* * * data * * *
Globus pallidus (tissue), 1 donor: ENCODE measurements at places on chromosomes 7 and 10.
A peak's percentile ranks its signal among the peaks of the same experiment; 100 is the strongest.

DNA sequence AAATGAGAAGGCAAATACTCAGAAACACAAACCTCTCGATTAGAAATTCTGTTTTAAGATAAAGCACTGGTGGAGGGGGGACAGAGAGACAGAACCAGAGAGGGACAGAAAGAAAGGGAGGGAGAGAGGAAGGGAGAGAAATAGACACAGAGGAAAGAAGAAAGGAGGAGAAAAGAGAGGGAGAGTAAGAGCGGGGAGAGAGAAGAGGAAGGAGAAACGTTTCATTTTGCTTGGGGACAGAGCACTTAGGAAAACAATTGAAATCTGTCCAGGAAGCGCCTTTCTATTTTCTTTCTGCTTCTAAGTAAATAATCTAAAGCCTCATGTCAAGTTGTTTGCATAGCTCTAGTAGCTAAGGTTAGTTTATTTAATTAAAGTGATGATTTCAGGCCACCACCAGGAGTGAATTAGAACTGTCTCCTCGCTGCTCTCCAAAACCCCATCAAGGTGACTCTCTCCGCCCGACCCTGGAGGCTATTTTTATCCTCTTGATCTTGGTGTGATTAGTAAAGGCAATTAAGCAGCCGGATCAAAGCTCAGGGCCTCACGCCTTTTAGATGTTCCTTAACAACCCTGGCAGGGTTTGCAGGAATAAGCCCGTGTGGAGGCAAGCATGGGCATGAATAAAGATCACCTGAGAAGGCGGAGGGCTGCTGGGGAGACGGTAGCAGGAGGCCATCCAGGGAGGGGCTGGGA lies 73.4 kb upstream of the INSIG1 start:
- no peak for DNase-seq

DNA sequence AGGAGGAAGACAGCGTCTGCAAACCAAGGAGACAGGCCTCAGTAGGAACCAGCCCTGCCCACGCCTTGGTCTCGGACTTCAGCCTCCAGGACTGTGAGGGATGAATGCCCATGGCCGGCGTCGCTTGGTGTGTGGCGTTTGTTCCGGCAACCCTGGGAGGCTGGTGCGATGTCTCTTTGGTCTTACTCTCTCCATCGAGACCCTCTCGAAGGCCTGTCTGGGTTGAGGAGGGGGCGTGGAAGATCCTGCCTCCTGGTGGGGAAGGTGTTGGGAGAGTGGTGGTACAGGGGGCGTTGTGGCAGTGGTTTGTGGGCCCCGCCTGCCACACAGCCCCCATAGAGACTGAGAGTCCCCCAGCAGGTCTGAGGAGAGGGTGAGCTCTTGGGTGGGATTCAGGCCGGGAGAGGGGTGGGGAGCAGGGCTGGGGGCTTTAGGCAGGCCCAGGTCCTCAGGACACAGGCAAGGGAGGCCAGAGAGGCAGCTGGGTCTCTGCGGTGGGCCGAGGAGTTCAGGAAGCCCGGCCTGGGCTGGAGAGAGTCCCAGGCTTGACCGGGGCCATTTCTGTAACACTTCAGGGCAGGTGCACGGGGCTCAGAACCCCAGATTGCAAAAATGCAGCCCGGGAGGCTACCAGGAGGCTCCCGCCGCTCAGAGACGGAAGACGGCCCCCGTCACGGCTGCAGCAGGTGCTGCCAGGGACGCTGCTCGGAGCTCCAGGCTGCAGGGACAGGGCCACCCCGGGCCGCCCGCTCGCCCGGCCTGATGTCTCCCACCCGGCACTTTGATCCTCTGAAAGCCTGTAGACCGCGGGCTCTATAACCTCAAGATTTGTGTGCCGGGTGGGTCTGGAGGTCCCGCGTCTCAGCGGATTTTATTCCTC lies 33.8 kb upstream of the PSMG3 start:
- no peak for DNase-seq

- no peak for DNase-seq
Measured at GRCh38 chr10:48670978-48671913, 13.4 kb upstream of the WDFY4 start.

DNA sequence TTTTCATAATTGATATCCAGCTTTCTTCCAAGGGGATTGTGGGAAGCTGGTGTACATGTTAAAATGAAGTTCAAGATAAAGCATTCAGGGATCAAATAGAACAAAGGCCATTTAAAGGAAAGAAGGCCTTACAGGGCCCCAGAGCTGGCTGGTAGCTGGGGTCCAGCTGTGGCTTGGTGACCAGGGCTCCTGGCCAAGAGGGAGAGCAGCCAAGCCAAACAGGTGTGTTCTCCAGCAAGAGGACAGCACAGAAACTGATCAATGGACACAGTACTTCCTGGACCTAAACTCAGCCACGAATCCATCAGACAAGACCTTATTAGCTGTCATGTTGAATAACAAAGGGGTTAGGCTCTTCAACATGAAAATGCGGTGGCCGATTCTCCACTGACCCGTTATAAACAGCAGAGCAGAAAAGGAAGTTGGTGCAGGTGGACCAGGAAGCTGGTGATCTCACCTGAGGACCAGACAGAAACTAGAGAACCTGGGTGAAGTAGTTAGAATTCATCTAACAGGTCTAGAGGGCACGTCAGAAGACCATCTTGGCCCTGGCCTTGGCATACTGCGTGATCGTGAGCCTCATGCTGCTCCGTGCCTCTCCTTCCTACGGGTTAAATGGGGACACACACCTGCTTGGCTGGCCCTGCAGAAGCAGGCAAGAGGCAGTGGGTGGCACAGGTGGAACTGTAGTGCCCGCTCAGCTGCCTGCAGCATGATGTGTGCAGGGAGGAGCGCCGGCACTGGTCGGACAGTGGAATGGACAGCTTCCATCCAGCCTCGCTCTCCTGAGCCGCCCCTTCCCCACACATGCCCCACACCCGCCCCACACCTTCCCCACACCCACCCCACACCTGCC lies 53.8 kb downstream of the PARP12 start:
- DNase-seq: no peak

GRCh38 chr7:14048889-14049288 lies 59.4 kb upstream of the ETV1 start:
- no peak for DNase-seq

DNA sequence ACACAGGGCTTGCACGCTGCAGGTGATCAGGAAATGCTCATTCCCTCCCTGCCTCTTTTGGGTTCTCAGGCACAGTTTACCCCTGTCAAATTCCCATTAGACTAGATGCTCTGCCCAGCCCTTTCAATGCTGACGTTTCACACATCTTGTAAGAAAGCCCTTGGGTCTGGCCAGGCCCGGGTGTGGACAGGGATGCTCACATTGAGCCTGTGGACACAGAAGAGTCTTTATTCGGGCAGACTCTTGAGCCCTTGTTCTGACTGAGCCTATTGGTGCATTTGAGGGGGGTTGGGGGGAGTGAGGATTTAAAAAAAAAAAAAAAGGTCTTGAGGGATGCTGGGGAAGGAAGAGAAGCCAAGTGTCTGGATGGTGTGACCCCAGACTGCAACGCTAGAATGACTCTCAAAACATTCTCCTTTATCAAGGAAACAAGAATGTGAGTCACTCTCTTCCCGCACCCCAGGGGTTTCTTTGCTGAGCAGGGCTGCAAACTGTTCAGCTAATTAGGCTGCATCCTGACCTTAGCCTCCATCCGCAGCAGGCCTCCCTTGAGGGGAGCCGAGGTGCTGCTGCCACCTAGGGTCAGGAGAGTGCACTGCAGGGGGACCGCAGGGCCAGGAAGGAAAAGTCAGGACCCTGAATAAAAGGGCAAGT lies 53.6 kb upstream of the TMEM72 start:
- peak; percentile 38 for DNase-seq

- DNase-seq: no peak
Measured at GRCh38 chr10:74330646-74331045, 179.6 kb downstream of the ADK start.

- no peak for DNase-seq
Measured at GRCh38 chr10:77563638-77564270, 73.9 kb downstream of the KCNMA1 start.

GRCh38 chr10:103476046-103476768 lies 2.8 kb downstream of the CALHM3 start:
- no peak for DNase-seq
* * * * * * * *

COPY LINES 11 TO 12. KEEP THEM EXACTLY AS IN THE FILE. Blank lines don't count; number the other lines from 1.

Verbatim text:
GRCh38 chr7:14048889-14049288 lies 59.4 kb upstream of the ETV1 start:
- no peak for DNase-seq